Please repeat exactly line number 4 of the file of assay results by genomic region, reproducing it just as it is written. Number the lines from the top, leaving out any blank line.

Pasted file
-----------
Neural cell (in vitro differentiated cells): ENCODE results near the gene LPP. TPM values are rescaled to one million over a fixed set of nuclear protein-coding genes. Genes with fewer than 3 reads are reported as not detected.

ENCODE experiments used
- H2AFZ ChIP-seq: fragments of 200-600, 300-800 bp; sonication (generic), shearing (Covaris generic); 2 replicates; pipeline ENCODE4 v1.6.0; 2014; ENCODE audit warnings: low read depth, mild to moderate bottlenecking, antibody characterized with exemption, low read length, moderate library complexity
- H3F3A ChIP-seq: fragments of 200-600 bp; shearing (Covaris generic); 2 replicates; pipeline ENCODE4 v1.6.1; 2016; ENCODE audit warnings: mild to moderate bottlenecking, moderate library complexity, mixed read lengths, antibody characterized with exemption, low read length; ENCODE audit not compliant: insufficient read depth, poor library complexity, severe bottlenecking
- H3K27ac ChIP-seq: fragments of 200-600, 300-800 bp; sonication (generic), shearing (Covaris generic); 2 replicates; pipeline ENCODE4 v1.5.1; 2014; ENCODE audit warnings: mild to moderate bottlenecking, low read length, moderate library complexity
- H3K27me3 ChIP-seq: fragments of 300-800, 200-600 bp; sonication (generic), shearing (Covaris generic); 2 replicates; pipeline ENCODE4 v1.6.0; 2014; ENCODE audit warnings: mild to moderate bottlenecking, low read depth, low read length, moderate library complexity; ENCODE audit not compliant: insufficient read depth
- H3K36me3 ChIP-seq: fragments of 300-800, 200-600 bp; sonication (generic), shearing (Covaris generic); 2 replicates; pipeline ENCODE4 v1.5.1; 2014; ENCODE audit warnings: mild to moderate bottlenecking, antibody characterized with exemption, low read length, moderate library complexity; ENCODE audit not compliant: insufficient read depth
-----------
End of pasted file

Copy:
- H3F3A ChIP-seq: fragments of 200-600 bp; shearing (Covaris generic); 2 replicates; pipeline ENCODE4 v1.6.1; 2016; ENCODE audit warnings: mild to moderate bottlenecking, moderate library complexity, mixed read lengths, antibody characterized with exemption, low read length; ENCODE audit not compliant: insufficient read depth, poor library complexity, severe bottlenecking